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Comments

rlc said: actually there are ports left open for windows 7 making it vulnerable for some attacks try to ddos windows 7 using another machine and you will know it for yourself

TECHWATCHER said: I never thought I would see the day when I have to say or even disagree with anything on this website but today I find myself un this case I can say that this is just another way for the big companies to scare us into buying their products if a test is done it mus be done properly not like a kid would in grade 3

Dorian said: What a load of crap this is just Sophos pushing the sale of AV software to the masses with scare tactics Much better AV software that Sophos is available for free

Zeke Shadfurman said: This really is a silly article No security measure is supposed to be 100 Ive never had a problem with security and Ive only got a firewall in my router and run a virus scan every few months But as a previous comment pointed out there is no fix for stupidity and for that reason I thought the annoying UAC as default was a smart idea on vista Anyone NOT stupid can disable it make it too easy and stupid ppl will disable it

Mark said: I cant believe that the new operating system I just bought is so riddled with holes I thought Windows 7 would be good - better than Vista But now Im learning that I have just spent my good money buying a Vista wannabee I guess its back to Vista Anythings better than getting hit with malware and viruses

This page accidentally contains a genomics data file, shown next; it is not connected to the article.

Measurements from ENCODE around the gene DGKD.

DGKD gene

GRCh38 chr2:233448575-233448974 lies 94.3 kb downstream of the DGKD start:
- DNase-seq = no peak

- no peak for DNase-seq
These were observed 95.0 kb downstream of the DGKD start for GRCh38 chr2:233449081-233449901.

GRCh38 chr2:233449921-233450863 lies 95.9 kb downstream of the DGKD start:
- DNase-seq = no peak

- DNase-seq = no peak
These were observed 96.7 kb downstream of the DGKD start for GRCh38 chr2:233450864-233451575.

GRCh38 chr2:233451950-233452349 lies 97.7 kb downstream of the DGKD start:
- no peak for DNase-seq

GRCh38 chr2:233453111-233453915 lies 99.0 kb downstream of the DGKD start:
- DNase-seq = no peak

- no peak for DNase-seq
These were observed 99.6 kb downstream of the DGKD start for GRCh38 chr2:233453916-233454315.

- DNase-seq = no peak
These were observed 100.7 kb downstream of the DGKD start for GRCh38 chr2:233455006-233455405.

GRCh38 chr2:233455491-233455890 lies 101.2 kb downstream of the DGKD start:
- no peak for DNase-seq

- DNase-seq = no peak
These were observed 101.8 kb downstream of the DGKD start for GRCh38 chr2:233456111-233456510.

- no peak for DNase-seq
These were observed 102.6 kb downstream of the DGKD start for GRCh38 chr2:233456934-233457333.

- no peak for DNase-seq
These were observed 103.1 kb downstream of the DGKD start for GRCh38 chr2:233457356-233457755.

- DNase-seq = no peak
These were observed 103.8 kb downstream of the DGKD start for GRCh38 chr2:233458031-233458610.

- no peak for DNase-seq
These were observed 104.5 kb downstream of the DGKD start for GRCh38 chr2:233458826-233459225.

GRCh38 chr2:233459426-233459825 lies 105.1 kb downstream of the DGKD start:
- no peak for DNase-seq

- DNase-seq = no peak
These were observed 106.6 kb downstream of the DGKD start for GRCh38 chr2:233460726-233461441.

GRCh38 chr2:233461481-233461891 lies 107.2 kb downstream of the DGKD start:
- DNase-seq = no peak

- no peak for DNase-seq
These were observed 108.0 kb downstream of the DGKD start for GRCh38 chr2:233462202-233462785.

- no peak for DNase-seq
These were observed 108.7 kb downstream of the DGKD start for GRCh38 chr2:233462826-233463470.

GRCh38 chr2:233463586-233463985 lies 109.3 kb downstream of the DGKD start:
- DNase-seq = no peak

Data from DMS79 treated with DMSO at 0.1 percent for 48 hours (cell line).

neverhome said: UAC is a pain I disabled it the 1st day with Vista Never looked back Norton has kept me secure for 10 years without a single problem

SnowDog1974 said: The fact that Vista handled UAC more securely is misleading I know for a fact that the first thing many technical users myself included was to turn off UAC in Vista because it was so annoying and intrusive

reinisb said: He acknowledged that the testdidnt accurately portray how secure Windows 7 was overall or even how well it would withstand attack if protected by antivirus software So it was basically pointless then Nice

Aaron said: Holy crap Can you idiots please make up your minds First its UAC sucks because it gets in your way now it sucks because its not in your way enough Stop with the stupidity If you dont know how to use a friggen computer then stop blogging about it

oldtech said: wow I knew ms had lots of guys looking for bad press so they could blog it away never thought there would be so many BTW using the word lame does not make you any cooler NICE TRY Boyz now get back to that corporate marketing work and leave the techies alone